by Mitch Kokai
Senior Political Analyst, John Locke Foundation
From the very beginning of the Christian faith, followers of Jesus have been struggling with the relationship between the two worlds to which they are tied: the earthly, temporal one and the heavenly, spiritual one. And they have long been unsettled by the implications of His statement: “My kingdom is not of this world.” Or “unnerved,” as Russ Hittinger, senior research fellow at the Catholic University of America’s Institute for Human Ecology and co-director of CUA’s program on Catholic Political Thought, puts it.
So how should Christians make sense of this seemingly intractable problem? Guided by, among others, St. Augustine, St. Thomas Aquinas, and Pope Leo XIII, Hittinger has attempted to divine the best approach. He outlined this approach last week in the first annual Lecture on Catholic Political Thought. …
… Christianity has been marked, ever since, by an enduring tension between these two worlds — and by an enduring temptation for Christians to make too much of the political. Politics is not always bad, and engagement with the political is necessary. But, Hittinger warned, it can be “dangerous, if it’s confused with a broken and exaggerated sense of immortality” sought in the temporal rather than in the spiritual.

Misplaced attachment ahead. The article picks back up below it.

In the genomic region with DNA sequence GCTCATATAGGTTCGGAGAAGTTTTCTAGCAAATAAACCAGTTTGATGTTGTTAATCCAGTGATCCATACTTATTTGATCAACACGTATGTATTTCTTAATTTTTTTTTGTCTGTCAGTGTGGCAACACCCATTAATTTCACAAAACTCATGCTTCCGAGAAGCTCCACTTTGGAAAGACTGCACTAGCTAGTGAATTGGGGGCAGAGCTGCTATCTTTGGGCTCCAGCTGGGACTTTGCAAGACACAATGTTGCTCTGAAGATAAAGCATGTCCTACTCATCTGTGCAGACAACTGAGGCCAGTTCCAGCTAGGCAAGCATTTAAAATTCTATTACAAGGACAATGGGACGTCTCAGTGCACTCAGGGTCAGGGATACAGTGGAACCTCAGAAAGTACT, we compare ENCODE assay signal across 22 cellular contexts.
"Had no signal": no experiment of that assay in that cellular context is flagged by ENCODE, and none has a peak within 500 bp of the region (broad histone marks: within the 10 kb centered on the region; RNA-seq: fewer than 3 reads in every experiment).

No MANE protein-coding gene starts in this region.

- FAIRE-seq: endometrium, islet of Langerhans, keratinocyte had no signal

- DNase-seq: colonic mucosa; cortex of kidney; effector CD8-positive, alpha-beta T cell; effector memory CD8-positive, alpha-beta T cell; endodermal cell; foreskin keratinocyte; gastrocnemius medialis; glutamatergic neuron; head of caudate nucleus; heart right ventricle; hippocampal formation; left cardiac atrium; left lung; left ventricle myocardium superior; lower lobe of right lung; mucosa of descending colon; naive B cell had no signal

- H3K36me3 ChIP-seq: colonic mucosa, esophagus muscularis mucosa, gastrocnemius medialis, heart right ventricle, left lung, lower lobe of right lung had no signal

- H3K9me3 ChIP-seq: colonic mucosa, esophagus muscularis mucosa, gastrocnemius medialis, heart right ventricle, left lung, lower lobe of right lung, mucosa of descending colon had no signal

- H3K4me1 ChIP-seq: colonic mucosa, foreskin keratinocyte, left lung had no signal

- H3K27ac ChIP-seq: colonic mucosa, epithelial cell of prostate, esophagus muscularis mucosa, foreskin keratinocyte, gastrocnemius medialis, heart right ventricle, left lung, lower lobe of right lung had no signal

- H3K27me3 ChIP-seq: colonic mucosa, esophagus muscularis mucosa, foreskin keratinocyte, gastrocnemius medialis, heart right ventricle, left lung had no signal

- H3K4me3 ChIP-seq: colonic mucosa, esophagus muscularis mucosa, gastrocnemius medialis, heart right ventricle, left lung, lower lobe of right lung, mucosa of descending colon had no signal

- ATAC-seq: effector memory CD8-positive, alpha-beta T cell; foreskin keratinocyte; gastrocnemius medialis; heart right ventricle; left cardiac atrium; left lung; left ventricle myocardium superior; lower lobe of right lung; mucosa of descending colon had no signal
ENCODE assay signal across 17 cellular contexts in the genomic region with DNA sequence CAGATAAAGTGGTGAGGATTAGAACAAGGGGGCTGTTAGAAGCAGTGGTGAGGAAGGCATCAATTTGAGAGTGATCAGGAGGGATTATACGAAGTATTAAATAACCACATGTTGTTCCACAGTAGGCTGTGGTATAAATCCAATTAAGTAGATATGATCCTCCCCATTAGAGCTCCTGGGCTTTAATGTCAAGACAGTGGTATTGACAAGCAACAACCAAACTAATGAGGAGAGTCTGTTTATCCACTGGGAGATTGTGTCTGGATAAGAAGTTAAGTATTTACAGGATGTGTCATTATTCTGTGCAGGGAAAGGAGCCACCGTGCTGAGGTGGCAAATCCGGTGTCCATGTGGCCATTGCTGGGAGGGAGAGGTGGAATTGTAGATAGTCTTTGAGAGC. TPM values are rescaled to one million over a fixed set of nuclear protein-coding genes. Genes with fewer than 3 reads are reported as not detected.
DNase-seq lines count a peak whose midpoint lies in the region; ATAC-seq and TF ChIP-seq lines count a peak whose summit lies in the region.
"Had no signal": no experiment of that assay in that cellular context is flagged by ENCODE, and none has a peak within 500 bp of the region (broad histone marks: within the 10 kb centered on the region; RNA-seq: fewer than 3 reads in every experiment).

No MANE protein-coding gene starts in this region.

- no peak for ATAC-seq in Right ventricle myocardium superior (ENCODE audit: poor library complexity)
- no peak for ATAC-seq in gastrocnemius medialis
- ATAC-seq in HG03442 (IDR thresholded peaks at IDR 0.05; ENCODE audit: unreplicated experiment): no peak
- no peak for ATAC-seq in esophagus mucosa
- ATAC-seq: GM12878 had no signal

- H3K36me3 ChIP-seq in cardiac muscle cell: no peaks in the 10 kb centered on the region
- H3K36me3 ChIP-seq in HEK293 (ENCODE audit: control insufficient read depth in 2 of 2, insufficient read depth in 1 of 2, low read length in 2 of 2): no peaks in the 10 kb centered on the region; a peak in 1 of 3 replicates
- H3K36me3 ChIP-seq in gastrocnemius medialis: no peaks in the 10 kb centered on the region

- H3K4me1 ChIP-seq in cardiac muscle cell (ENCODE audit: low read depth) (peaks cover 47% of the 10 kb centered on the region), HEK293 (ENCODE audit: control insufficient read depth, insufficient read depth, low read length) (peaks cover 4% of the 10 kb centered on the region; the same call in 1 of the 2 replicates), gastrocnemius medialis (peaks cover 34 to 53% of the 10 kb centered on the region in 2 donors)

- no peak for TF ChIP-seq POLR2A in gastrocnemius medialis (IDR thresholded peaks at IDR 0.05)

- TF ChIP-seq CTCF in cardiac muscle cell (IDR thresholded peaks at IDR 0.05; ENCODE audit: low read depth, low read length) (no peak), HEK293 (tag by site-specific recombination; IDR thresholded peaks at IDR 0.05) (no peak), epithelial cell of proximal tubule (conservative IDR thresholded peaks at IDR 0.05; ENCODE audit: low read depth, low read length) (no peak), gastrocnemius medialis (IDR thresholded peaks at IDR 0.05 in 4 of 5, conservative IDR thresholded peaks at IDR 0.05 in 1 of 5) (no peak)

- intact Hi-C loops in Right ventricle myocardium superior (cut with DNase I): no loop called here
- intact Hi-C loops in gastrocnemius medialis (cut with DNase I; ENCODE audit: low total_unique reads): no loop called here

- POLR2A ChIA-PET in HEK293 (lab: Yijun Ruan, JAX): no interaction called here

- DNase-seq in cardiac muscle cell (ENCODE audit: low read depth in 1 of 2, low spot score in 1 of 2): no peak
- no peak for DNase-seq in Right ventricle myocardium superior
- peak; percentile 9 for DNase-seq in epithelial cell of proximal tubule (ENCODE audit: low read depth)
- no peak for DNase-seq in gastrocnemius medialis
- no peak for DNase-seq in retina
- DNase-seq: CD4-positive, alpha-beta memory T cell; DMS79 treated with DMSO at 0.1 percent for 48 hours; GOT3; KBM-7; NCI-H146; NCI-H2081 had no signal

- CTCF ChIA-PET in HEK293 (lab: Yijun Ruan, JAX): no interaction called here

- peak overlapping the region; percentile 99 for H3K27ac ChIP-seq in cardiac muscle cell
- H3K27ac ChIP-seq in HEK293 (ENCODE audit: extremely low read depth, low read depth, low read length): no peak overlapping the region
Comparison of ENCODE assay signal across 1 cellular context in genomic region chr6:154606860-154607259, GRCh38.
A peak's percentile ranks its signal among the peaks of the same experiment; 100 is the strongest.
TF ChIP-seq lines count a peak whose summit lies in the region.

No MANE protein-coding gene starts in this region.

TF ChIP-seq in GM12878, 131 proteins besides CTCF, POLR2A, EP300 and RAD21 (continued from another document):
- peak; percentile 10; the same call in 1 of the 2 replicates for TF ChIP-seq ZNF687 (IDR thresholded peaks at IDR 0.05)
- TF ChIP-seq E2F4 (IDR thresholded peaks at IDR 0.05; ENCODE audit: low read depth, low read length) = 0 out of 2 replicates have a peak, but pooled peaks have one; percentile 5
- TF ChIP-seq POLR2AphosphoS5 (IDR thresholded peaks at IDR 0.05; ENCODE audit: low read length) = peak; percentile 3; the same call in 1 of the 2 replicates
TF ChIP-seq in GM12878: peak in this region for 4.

The history of Christian thought shows this constant tension. In the aftermath of Rome’s fall, Augustine chastised his own followers for having thought that their salvation was in Rome. “But the Lord and his Ministers were preparing you to receive a divine kingdom that is not of this world,” Augustine said in a sermon at the time. “For your part, you prefer to grieve for the stones of Rome.” Aquinas wrote similarly, as did, much later, Pope Leo XIII and Joseph Ratzinger, both before and when he became Pope Benedict XVI.